In all three of the above instances, the pairing of music and candidate was successful. “Don’t Stop” continues to be played at Clinton’s appearances, and Obama’s presidency has been filled with nods to popular music (including clips, which have gone viral, of him singing “Sweet Home Chicago” and “Let’s Stay Together”). Even though Romney was defeated, coverage of his appearances alongside Rock was remarkably positive and un-ironic in the Right-leaning press.[12] Even The New Yorker, which usually scoffs at artists like Rock, produced a flattering portrait of him shortly after the election.

every little thing sheet musicWhile these artful uses of popular music are telling, perhaps more can be learned by recent campaign music that has not worked. Hillary Clinton’s musical chairs and John McCain’s desperate grab at popular music that resulted in no less than nine cease and desist orders also serve as a warning against casually choosing campaign songs without dedicating serious time and energy into their selection.

In Hillary Clinton’s case, the indecision and ersatz populism that haunted her campaign was also apparent in her musical choices. In a move that was roundly criticized, the Clinton campaign put a voting page on her website so that supporters (or anyone who used the Internet) could choose between ten possible songs, or offer a suggestion of their own. After a short period the top five vote getters and top five write-ins were subjected to a run-off. The campaign was immediately lambasted for bald appropriation of pop culture, and pundits and bloggers threw in their own suggestions. These included “Maneater,” “Bitch,” “Baby Got Back,” “Lyin’ Eyes,” “Witchy Woman,” and “The Bitch is Back.” The end result was Celine Dion’s “You and I.”

Unfortunately for Clinton, the mid-tempo easy-listening tune had been used as a jingle for a Canadian airline and was performed by a Canadian artist whose staid and often syrupy music circulates in the adult contemporary market. In the post 9-11 world, where nationalism and patriotic rhetoric held sway, this song was a serious faux pas for the campaign. It was not nationalist enough, did not lend itself to collective singing, was lacking the “Born in the USA” stadium-rock feel, and exposed a lack of rapport between Clinton and young voters, a demographic that she handily lost to Obama.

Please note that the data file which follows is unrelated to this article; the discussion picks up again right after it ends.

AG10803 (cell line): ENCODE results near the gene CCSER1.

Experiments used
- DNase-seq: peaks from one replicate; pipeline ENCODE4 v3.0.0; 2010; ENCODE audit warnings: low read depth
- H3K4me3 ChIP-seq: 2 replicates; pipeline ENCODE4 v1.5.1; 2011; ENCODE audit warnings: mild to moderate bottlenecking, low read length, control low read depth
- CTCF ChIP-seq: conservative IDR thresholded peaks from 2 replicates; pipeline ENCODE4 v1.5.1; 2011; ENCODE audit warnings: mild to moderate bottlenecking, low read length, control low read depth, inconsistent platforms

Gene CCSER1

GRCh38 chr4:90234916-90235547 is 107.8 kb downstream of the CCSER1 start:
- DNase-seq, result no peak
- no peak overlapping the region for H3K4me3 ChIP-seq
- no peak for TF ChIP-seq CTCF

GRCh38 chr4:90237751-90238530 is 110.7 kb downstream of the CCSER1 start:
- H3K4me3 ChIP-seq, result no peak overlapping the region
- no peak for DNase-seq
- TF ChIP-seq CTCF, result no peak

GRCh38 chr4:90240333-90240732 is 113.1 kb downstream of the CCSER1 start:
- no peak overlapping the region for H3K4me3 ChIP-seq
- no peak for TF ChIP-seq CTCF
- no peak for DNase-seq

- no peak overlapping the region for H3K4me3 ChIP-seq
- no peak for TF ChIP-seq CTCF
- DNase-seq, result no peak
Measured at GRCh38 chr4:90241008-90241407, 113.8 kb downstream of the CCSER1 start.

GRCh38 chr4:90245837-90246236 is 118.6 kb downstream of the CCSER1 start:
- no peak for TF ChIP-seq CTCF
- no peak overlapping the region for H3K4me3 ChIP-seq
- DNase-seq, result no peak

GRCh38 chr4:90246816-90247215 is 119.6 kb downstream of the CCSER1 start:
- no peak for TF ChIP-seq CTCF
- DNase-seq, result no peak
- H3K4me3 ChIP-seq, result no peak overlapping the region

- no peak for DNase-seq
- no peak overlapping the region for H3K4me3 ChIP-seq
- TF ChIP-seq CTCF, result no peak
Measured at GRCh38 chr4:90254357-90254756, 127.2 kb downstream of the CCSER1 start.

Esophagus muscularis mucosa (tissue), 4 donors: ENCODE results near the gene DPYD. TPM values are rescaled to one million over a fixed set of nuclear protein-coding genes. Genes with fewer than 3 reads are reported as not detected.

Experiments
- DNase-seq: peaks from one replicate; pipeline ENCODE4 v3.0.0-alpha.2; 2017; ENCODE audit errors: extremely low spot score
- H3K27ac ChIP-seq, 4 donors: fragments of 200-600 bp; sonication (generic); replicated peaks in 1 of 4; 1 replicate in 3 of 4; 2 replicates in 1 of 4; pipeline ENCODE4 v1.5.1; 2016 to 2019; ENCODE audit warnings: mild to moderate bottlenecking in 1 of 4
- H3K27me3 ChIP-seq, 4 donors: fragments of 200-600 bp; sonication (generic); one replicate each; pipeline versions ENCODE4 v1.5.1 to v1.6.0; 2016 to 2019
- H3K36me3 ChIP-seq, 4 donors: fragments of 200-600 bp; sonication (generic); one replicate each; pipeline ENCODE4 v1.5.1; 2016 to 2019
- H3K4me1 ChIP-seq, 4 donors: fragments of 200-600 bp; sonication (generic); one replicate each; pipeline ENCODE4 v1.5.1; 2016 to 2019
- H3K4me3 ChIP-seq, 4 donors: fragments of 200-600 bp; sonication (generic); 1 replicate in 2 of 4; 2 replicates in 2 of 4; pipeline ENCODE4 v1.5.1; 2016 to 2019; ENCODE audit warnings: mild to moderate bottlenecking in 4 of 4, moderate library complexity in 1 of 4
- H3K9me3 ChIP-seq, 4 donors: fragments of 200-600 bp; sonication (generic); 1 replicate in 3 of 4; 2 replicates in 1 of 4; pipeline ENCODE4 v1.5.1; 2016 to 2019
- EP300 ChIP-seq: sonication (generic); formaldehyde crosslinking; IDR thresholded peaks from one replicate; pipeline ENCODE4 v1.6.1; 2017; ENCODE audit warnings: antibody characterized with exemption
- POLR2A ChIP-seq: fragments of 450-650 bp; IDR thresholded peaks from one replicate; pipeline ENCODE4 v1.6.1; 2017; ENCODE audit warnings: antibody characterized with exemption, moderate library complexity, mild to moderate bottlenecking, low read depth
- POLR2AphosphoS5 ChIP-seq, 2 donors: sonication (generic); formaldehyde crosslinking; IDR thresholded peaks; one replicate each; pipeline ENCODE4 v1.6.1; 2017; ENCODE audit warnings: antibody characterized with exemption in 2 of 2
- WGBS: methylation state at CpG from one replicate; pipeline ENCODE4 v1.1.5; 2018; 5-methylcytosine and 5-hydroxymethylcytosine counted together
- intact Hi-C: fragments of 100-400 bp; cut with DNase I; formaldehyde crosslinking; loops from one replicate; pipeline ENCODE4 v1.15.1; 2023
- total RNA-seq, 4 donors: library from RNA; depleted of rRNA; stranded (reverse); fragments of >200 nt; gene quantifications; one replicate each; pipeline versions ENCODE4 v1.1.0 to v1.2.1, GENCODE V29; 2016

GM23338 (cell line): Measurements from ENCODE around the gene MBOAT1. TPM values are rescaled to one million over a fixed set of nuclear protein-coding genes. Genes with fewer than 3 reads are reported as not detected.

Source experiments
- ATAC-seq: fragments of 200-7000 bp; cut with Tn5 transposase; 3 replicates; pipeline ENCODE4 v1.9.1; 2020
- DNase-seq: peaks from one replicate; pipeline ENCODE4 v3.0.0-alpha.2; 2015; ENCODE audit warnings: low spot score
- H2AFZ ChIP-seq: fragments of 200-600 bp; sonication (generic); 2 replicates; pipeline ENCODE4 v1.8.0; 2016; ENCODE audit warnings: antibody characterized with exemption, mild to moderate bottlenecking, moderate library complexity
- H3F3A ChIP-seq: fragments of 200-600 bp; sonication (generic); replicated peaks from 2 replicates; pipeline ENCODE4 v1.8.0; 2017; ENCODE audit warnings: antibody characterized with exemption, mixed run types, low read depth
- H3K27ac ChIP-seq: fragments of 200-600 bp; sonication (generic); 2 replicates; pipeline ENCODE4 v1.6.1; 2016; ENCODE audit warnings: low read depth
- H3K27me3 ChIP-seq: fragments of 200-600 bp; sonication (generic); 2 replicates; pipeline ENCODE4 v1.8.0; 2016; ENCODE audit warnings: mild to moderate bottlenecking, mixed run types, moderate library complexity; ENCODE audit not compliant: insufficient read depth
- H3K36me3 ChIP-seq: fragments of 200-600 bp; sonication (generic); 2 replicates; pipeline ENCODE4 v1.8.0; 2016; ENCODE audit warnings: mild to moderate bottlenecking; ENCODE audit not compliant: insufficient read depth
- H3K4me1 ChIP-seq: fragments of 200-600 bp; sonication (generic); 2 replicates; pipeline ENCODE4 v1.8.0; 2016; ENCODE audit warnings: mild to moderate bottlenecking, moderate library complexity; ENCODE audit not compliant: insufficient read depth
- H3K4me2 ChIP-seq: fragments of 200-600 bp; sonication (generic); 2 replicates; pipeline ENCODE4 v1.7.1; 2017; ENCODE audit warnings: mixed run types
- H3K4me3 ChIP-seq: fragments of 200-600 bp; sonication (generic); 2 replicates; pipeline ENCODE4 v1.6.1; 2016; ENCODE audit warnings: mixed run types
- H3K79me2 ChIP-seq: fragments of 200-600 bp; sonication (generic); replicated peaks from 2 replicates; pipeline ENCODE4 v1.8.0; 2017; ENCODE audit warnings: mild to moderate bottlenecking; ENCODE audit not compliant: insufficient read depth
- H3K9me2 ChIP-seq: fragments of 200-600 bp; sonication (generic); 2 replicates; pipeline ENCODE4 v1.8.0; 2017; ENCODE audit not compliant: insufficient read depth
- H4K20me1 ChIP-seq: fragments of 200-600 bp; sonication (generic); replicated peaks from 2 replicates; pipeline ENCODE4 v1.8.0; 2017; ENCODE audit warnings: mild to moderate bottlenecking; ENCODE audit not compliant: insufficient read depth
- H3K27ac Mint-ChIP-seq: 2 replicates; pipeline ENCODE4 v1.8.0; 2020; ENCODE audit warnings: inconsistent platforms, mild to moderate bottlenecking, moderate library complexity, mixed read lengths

It was not long before Clinton stopped using “You and I” and switched to U2’s “City of Blinding Light” and “Beautiful Day,” causing another ripple of criticism. The first line of attack was for initially asking for public input and conducting a popular vote, but then turning to campaign advice instead. This was a criticism that detractors could easily map onto the rest of her political life. The second criticism was for again using music by a foreign artist. Subsequently she briefly toyed with The Police’s “Every Little Thing She Does is Magic,” which was dampened by its blatant suggestions of erotic love, its portrayal of the love object as unapproachable, and its creepy stalker-esque lines:

Though I’ve tried before to tell her
Of the feelings I have for her in my heart
Every time that I come near her
I just lose my nerve
As I’ve done from the start

Every little thing she does is magic
Everything she do just turns me on
Even though my life before was tragic
Now I know my love for her goes on

Clinton finally settled on Tom Petty and the Heartbreaker’s “American Girl” (a song that Tom Petty later objected to when Michelle Bachman used it in her run for the 2012 Republican nomination). The song is a fitting piece of Americana, and it helped Clinton try to re-sell herself as someone who understood the plight of the working class as a result of having grown up in the rust-belt state of Illinois. However, like “Every Little Thing,” “American Girl” contains double entendres, and if Clinton does not mount a triumphant campaign in 2016, its final verse will seem all the more prescient.

Well it was kind of cold that night
She stood alone on her balcony
Yeah, she could hear the cars roll by
Out on 441 like waves crashin’ on the beach
And for one desperate moment
There he crept back in her memory
God it’s so painful when something that’s so close
Is still so far out of reach

O yeah, all right
Take it easy, baby
Make it last all night

She was an American girl

 

Cease and Desist, McCain